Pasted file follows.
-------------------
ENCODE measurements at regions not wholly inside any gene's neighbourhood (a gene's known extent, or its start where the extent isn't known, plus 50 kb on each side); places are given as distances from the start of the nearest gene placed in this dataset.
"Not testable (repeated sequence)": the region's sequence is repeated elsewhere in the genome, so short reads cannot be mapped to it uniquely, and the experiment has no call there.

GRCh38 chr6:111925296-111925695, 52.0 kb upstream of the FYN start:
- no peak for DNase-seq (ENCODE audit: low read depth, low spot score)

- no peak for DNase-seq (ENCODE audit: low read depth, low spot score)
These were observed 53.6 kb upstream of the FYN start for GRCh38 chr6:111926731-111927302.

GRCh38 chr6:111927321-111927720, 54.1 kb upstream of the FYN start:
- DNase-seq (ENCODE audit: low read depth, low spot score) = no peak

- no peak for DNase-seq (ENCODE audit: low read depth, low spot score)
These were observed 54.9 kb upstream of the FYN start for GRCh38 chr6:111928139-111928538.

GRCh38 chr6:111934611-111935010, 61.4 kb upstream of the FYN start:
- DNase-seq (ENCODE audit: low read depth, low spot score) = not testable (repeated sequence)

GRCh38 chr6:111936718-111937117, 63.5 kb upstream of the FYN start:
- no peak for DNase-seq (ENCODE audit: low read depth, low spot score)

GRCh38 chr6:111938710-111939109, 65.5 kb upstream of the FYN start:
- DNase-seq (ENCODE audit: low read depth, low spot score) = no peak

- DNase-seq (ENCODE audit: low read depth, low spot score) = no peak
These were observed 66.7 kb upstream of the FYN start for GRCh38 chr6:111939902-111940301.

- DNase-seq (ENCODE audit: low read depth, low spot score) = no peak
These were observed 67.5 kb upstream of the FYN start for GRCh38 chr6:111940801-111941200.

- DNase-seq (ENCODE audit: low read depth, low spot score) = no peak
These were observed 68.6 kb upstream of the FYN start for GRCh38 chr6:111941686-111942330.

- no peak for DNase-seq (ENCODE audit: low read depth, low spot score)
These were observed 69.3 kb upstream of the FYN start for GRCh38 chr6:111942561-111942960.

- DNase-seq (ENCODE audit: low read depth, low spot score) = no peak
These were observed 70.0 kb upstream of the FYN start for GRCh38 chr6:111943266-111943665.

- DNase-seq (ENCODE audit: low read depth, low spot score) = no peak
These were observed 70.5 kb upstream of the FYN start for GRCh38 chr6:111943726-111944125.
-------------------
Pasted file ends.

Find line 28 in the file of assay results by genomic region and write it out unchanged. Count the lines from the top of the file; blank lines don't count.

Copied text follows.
These were observed 70.5 kb upstream of the FYN start for GRCh38 chr6:111943726-111944125.